I wanted to make another thing out of EVA foam. I decided to make an axe based on the skyrim iron axe.
Step 1: Tool List
- A Printer - To print off the pattern you want to create.
- EVA Foam - This is just the floormats
- Craft Knives and Cutting Mat - Both the retractable boxcutter kind and something more like a scalpel for precision. Extra blades and a way to sharpen blades are useful.
- Pens, Paper, Tape and Scissors - For marking out your patterns onto other materials, paper for making the patterns out of, tape to put keep your patterns together and scissors to cut out your patterns.
- Pins - Useful for holding your patterns in place while you mark them out on the foam.
- Sandpaper - Great for smoothing and shaping the foam, can be a little tricky since the foam is flexible.
- Contact Cement/Adhesive - This is for gluing the foam together. Contact glues are applied to two surfaces, left to dry then pressed together to form a bond.
- Bamboo - For strengthening the foam, similar materials could be used.
- Heat Gun - For sealing the foam, making painting easier. If you don't have one don't worry too much.
- Paint, Paintbrushes and Sponges - For painting the foam and applying paints. I used all acrylic paints. I used an airbrush for certain parts but having an airbrush setup is not necessary.
Step 2: Making the Pattern
I found a pretty decent picture online of the axe I wanted to make.
From that I created a pattern at full scale on A2 paper at 200ppi while thinking about the different layers the axe will be made up of.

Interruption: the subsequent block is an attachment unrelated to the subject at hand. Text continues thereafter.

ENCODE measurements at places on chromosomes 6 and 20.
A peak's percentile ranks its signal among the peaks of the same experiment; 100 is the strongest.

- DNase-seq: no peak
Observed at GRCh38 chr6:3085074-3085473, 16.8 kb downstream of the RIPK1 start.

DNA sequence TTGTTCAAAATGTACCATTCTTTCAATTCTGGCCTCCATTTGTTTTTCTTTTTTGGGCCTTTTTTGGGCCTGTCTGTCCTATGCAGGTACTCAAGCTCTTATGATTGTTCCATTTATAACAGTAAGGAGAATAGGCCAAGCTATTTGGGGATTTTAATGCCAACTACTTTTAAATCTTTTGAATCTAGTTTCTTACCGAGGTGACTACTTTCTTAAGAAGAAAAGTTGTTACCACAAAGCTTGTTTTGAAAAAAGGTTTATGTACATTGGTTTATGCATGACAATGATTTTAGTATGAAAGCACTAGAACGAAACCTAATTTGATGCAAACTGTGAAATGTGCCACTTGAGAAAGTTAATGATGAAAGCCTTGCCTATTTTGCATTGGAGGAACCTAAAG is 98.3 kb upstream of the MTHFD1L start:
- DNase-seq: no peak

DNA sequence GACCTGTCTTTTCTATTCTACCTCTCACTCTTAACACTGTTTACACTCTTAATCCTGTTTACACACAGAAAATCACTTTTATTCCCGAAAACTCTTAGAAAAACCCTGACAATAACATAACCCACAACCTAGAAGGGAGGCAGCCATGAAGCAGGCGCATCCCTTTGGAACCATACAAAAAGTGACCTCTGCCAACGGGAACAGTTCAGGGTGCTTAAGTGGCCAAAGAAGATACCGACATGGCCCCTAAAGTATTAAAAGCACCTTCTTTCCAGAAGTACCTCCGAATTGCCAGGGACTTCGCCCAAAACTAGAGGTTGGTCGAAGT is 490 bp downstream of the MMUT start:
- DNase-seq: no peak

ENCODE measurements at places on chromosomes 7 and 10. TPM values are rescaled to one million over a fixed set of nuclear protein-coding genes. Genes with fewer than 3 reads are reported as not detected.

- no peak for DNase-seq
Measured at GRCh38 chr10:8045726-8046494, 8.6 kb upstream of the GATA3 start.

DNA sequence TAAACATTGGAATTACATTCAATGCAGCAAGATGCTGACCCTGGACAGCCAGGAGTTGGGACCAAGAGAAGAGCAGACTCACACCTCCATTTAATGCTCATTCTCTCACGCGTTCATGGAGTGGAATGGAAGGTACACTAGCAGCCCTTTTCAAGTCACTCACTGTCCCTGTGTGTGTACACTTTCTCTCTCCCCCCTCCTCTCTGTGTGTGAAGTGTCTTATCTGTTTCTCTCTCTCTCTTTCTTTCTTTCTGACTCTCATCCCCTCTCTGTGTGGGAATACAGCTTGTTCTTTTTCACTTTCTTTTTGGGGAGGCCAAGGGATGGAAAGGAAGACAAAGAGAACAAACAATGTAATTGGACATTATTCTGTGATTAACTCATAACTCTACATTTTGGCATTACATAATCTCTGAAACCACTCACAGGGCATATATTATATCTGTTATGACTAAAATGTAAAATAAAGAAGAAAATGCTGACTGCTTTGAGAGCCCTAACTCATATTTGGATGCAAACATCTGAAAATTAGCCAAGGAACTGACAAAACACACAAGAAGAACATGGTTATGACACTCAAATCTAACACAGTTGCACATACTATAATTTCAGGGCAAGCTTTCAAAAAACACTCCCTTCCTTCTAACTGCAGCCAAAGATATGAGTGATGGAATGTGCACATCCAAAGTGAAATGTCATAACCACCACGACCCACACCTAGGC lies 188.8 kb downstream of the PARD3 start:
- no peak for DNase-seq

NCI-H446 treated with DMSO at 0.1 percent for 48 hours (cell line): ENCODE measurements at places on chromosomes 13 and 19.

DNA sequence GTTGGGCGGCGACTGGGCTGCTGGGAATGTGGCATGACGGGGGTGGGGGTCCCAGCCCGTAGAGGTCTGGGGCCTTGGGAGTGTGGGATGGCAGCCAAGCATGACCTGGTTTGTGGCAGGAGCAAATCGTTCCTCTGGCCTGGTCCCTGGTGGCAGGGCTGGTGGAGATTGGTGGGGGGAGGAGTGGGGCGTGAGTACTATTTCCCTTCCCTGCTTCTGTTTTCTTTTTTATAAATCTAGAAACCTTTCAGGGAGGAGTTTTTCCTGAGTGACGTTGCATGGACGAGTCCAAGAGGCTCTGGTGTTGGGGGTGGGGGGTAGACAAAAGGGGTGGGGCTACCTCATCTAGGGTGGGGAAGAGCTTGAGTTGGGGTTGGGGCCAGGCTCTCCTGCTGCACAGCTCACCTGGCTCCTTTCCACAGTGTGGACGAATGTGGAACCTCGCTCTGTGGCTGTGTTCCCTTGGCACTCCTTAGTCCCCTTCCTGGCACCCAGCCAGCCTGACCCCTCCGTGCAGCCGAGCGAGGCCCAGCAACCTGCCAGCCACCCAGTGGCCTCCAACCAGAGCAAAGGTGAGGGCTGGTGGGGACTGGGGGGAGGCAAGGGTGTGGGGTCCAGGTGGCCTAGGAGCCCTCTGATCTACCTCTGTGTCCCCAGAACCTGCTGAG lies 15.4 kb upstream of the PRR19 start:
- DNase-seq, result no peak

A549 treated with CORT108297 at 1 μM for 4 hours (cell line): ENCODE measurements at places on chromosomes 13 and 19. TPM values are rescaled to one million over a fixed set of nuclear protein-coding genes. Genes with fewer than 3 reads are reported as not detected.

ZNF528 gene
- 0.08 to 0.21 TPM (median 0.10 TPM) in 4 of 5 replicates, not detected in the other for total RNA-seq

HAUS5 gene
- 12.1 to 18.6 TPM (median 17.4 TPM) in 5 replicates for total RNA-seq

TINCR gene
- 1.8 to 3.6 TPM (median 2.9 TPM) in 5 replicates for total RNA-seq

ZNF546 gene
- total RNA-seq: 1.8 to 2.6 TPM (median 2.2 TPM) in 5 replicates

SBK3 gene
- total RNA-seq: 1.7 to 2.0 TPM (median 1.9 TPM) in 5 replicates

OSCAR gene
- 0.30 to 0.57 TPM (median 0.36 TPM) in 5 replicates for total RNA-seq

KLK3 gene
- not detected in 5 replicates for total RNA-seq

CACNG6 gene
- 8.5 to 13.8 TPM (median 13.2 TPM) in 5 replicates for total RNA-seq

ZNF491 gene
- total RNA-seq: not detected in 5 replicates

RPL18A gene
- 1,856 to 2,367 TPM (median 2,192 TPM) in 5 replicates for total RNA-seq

My mistake was creating extra patterns for identical layers, this is not needed as patterns are reusable.
Step 3: The Pattern at A4 200ppi
Here is the pattern in A4 sheets at full scale. The ones I printed out where the ones that I made a mistake with so dont worry about any differences you see.
I used cyan, magenta and yellow because they are the primary pigments in a printer, so this way I can see the differences on screen of the shapes and layers without the printer needing to mix and inks.
The cyan axe shape is the core form, so eveything would glue onto that from each side of it.
The magenta is the next layer up which glues to both sides of the cyan foam form. This layer is the axe head and handle wrap.
The yellow is the final layer and is just for small details on the axe head.
Step 4: Printing, Assembling and Cutting Out the Patterns
When I printed my patterns I forgot to tell the printer to print the full sheet without any margin stuff, because of this I had to stick them together with a slight gap so they lined up correctly.
Here you can see how the different layers should work.
Step 5: Using the Patterns on EVA Foam
I went wrong again, but don't worry, these things happen. For the parts I needed multiple shapes of, because the axe has two sides, I needed to mirror them, which I forgot to do when drawing out the shapes onto my foam.
So I went back over the patterns with them flipped over to get the reverse shapes, then tried to mask the lines that where wrong with a little grey paint so I don't confuse myself when cutting out the shapes.
Step 6: Smothing the Underside of the EVA
Most EVA foam mats have a textured side, which is both good and bad. Good because if I ever wanted to use that texture it would be easy. Its pretty bad for sticking two sides together however because the texture isn't flat enough to form a good enough bond.
So I sanded off all the peaks in the texture so I would use less glue and it would be a much closer bond.
Step 7: Cutting Everything Out and an Adjustment
After cutting everything out and layering them together I wasn't happy with the overall thickness of the axe. so I decided to make another middle to the axe.
This way I could also sandwich something between them for strength. As apposed to my original plan which was to cut a slit into the single core layer and add some craft wire.
I didn't have a piece of foam big enough so instead I cut it into two parts where the handle would be glued over.